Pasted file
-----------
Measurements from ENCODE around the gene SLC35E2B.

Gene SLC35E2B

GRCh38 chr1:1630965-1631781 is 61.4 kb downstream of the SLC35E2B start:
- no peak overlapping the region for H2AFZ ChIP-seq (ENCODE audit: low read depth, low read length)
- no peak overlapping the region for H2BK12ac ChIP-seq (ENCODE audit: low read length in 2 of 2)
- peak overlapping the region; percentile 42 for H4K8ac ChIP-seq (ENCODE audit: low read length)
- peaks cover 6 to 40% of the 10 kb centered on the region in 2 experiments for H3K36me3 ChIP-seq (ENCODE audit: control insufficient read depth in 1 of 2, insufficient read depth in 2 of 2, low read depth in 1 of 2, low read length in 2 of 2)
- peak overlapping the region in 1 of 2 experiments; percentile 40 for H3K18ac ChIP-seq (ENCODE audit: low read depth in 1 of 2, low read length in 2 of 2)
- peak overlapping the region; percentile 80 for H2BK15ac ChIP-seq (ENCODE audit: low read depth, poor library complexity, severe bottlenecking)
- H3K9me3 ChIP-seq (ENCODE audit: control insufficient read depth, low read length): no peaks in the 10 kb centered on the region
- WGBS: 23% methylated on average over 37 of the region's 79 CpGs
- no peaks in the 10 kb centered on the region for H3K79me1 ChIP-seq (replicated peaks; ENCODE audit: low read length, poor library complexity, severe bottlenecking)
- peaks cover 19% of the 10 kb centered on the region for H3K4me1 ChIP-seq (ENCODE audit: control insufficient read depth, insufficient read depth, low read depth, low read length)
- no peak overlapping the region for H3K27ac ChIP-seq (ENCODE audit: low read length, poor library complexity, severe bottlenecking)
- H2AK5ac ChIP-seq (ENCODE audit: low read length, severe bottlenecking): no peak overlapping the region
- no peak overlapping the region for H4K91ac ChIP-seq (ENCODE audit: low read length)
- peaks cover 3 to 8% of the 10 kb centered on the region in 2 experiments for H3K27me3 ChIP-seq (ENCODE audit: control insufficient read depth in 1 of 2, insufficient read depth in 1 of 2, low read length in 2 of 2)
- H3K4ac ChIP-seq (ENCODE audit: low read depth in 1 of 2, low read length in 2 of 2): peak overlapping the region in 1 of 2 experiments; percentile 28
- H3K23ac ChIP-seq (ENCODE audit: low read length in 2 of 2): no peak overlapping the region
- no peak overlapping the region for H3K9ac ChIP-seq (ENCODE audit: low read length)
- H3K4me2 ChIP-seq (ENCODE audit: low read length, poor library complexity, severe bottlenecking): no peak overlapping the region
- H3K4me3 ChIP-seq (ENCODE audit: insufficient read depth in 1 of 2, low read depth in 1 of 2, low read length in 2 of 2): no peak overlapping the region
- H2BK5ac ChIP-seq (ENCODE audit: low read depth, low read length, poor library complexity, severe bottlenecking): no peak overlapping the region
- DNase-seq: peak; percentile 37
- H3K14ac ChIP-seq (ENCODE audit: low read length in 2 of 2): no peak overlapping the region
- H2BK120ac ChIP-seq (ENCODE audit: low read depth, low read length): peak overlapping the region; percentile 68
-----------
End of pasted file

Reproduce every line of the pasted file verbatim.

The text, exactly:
Measurements from ENCODE around the gene SLC35E2B.

Gene SLC35E2B

GRCh38 chr1:1630965-1631781 is 61.4 kb downstream of the SLC35E2B start:
- no peak overlapping the region for H2AFZ ChIP-seq (ENCODE audit: low read depth, low read length)
- no peak overlapping the region for H2BK12ac ChIP-seq (ENCODE audit: low read length in 2 of 2)
- peak overlapping the region; percentile 42 for H4K8ac ChIP-seq (ENCODE audit: low read length)
- peaks cover 6 to 40% of the 10 kb centered on the region in 2 experiments for H3K36me3 ChIP-seq (ENCODE audit: control insufficient read depth in 1 of 2, insufficient read depth in 2 of 2, low read depth in 1 of 2, low read length in 2 of 2)
- peak overlapping the region in 1 of 2 experiments; percentile 40 for H3K18ac ChIP-seq (ENCODE audit: low read depth in 1 of 2, low read length in 2 of 2)
- peak overlapping the region; percentile 80 for H2BK15ac ChIP-seq (ENCODE audit: low read depth, poor library complexity, severe bottlenecking)
- H3K9me3 ChIP-seq (ENCODE audit: control insufficient read depth, low read length): no peaks in the 10 kb centered on the region
- WGBS: 23% methylated on average over 37 of the region's 79 CpGs
- no peaks in the 10 kb centered on the region for H3K79me1 ChIP-seq (replicated peaks; ENCODE audit: low read length, poor library complexity, severe bottlenecking)
- peaks cover 19% of the 10 kb centered on the region for H3K4me1 ChIP-seq (ENCODE audit: control insufficient read depth, insufficient read depth, low read depth, low read length)
- no peak overlapping the region for H3K27ac ChIP-seq (ENCODE audit: low read length, poor library complexity, severe bottlenecking)
- H2AK5ac ChIP-seq (ENCODE audit: low read length, severe bottlenecking): no peak overlapping the region
- no peak overlapping the region for H4K91ac ChIP-seq (ENCODE audit: low read length)
- peaks cover 3 to 8% of the 10 kb centered on the region in 2 experiments for H3K27me3 ChIP-seq (ENCODE audit: control insufficient read depth in 1 of 2, insufficient read depth in 1 of 2, low read length in 2 of 2)
- H3K4ac ChIP-seq (ENCODE audit: low read depth in 1 of 2, low read length in 2 of 2): peak overlapping the region in 1 of 2 experiments; percentile 28
- H3K23ac ChIP-seq (ENCODE audit: low read length in 2 of 2): no peak overlapping the region
- no peak overlapping the region for H3K9ac ChIP-seq (ENCODE audit: low read length)
- H3K4me2 ChIP-seq (ENCODE audit: low read length, poor library complexity, severe bottlenecking): no peak overlapping the region
- H3K4me3 ChIP-seq (ENCODE audit: insufficient read depth in 1 of 2, low read depth in 1 of 2, low read length in 2 of 2): no peak overlapping the region
- H2BK5ac ChIP-seq (ENCODE audit: low read depth, low read length, poor library complexity, severe bottlenecking): no peak overlapping the region
- DNase-seq: peak; percentile 37
- H3K14ac ChIP-seq (ENCODE audit: low read length in 2 of 2): no peak overlapping the region
- H2BK120ac ChIP-seq (ENCODE audit: low read depth, low read length): peak overlapping the region; percentile 68